Student Loan Deal Is Set To Become Law

PHOTO: President Barack Obama urges Congress to pass legislation that would keep federal student loan rates from doubling on June 21, 2012.Chip Somodevilla/Getty Images
U.S. President Barack Obama urges Congress to pass legislation that would keep federal student loan rates from doubling during an event in the East Room of the White House June 21, 2012 in Washington, DC. Congress passed a stop-gap measure that year. The Senate passed a more long-term solution on July 24, 2013.

Folks, it looks like we finally have a student loan deal.

The Senate passed a bill Wednesday evening that would tie federal educational loans' interest rates to the market, and in a seemingly miraculous turn of events, the GOP-led House is set to approve the proposal, as well.

What would that mean for students?

Undergraduates who take out new subsidized Stafford loans this fall would pay about 3.9 percent in interest. Graduate student loans would come with 5.4 percent interest rates. Those new low rates for both undergraduates and graduate students would apply retroactively to any loans taken out after July 1.

Rates on subsidized Stafford loans had doubled to 6.8 percent that day, a development that Congress had hoped to avoid. But partisan bickering stalled their efforts. Now, it appears they've worked out a solution.

Interest rates would be tied to 10-year Treasury notes, meaning as the economy improves, interest rates could go up, but only for new loans. The interest rate for each individual loan would remain what it was when the money was first borrowed.

And the bill caps interest rates: Undergraduates wouldn't have to pay more than 8.25 percent a year in interest, while graduate loans wouldn't top 9.5 percent.

President Obama praised the bill's passage in a statement and urged the House to send it to his desk for a signature as soon as possible.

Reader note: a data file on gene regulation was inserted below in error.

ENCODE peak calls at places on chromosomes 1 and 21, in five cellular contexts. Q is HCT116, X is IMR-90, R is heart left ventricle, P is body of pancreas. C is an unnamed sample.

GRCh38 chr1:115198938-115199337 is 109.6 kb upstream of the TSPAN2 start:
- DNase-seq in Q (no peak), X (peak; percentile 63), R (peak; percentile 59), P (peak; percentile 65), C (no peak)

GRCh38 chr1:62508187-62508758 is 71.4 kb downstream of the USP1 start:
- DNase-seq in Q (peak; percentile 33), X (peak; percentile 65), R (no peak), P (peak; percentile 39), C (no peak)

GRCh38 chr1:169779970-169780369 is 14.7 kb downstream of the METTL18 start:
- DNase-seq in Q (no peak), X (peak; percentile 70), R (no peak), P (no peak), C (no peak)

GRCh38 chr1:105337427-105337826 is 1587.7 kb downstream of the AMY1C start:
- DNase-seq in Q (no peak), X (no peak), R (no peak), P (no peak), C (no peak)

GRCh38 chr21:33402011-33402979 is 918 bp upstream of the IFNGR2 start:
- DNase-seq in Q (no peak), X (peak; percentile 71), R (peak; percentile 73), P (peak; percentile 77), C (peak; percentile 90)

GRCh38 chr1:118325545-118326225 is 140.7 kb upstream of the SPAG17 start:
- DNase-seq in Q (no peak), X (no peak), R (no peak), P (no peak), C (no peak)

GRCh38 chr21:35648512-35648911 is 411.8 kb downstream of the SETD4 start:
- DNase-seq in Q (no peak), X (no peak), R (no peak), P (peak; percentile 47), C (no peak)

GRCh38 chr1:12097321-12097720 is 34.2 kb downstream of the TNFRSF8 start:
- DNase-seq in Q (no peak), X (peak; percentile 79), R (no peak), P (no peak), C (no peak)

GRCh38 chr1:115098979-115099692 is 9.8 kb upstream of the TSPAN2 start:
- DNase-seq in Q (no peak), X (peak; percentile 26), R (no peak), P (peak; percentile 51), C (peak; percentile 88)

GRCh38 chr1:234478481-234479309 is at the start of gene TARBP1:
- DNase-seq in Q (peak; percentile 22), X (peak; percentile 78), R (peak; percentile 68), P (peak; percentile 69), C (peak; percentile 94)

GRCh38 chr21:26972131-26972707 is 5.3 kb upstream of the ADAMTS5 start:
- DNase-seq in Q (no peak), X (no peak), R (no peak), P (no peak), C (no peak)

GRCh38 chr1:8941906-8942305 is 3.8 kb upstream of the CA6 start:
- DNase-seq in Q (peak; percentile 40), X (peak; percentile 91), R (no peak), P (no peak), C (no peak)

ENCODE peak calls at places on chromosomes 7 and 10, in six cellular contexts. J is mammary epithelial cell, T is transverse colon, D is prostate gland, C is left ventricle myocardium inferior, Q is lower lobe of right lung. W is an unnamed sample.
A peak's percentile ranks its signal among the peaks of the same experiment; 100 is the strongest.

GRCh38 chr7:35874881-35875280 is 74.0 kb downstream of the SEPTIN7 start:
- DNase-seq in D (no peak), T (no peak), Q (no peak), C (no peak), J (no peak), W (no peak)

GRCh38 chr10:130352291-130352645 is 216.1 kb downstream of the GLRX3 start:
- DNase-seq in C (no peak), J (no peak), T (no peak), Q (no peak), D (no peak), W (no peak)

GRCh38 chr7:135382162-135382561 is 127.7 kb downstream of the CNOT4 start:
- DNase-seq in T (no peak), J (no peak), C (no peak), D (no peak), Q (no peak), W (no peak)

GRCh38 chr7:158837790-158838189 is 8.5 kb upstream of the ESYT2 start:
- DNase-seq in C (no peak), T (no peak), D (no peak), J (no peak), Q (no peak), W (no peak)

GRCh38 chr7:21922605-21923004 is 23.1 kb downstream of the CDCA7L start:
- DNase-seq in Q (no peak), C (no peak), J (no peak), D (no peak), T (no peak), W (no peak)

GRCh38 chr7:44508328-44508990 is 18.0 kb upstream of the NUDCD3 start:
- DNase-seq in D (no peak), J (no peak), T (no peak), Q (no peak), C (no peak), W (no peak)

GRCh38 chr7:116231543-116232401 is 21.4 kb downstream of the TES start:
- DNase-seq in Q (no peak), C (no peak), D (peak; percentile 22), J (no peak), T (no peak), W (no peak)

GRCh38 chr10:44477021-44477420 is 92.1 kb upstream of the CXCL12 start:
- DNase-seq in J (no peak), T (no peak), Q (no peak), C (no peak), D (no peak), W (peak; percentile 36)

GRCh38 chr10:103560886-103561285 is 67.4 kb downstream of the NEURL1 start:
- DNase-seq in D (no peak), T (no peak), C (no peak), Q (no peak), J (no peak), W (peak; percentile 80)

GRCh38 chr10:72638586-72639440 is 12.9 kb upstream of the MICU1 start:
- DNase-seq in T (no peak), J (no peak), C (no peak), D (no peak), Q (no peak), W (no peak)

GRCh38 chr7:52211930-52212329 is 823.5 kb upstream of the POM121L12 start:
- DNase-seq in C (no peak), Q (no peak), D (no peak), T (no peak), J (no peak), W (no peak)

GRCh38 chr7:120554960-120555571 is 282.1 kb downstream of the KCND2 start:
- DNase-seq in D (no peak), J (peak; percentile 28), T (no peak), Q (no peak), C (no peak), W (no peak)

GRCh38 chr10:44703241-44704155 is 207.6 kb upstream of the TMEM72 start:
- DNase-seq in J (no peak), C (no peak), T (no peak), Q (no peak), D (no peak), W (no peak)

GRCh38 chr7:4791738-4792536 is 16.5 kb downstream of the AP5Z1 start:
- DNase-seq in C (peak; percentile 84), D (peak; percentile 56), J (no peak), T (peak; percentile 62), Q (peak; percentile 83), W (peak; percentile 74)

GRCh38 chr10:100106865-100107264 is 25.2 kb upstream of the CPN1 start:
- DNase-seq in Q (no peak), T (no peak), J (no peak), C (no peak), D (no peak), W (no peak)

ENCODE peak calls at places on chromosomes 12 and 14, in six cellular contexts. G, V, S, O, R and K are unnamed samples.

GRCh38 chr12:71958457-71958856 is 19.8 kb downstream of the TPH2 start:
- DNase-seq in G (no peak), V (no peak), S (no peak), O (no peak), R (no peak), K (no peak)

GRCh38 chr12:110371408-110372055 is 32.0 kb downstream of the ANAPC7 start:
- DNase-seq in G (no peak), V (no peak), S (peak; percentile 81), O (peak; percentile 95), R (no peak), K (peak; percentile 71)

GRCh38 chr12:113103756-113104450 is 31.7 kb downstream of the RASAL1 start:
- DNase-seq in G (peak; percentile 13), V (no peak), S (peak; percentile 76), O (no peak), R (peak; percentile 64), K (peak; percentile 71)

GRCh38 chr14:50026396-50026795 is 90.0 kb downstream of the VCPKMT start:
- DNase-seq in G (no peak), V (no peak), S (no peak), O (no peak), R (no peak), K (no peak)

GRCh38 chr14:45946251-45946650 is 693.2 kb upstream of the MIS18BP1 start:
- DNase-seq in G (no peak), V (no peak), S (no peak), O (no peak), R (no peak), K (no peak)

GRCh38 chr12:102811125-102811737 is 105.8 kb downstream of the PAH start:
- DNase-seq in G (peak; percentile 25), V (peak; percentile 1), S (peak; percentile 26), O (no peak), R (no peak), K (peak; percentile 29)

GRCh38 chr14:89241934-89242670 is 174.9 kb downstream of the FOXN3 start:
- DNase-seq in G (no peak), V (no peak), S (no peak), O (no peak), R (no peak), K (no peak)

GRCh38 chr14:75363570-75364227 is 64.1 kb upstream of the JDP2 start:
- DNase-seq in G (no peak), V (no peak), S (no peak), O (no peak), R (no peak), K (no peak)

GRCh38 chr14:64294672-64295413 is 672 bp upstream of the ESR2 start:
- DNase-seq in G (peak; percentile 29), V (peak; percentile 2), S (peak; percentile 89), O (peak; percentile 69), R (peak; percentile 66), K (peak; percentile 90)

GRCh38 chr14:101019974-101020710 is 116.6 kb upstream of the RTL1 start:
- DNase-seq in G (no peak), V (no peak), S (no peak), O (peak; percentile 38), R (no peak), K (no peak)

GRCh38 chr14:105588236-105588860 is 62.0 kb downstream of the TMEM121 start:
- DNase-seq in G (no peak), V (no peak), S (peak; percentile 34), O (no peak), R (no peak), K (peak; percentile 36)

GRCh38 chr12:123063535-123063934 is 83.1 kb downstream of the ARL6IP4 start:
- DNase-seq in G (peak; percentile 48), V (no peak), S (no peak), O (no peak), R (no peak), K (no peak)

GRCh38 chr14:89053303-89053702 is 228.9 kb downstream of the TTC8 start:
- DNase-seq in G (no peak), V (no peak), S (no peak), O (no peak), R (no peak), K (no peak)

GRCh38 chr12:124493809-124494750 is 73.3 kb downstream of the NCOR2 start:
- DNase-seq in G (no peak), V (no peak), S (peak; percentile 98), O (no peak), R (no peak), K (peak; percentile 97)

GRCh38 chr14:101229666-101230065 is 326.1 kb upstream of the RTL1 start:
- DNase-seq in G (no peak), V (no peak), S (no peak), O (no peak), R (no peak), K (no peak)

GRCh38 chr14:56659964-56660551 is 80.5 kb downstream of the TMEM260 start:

"I hope both parties build on this progress by taking even more steps to bring down soaring costs and keep a good education – a cornerstone of what it means to be middle class – within reach for working families," he said, touching on what many people have said most needs to be addressed: "the rising price tag of a college degree."

But not all Democrats support the plan. More than a dozen voted against it in Wednesday's 81-18 vote.

On the Senate floor, Sen. Tammy Baldwin (D-Wis.) explained her no-vote: "Not only does this legislation raise long-term loan rates for students, it fails to close tax loopholes, and does not ask the wealthy to pay their fair share."

A group of Democratic senators, including Elizabeth Warren (D-Mass.), have said the interest rates are too high, and have criticized the fact that the government profits from students' repayments.

But Education Secretary Arne Duncan said during a press call Tuesday that it wasn't accurate or fair to say the government profits from student loans, because it's impossible to predict future default rates and interest rates.

The House is expected to take up the plan soon. House Speaker John Boehner (R-Ohio) said in a statement before the Senate vote that it mirrored a plan the Republican-controlled House passed in May.

"The House will act expeditiously," he said in a statement after the Senate vote.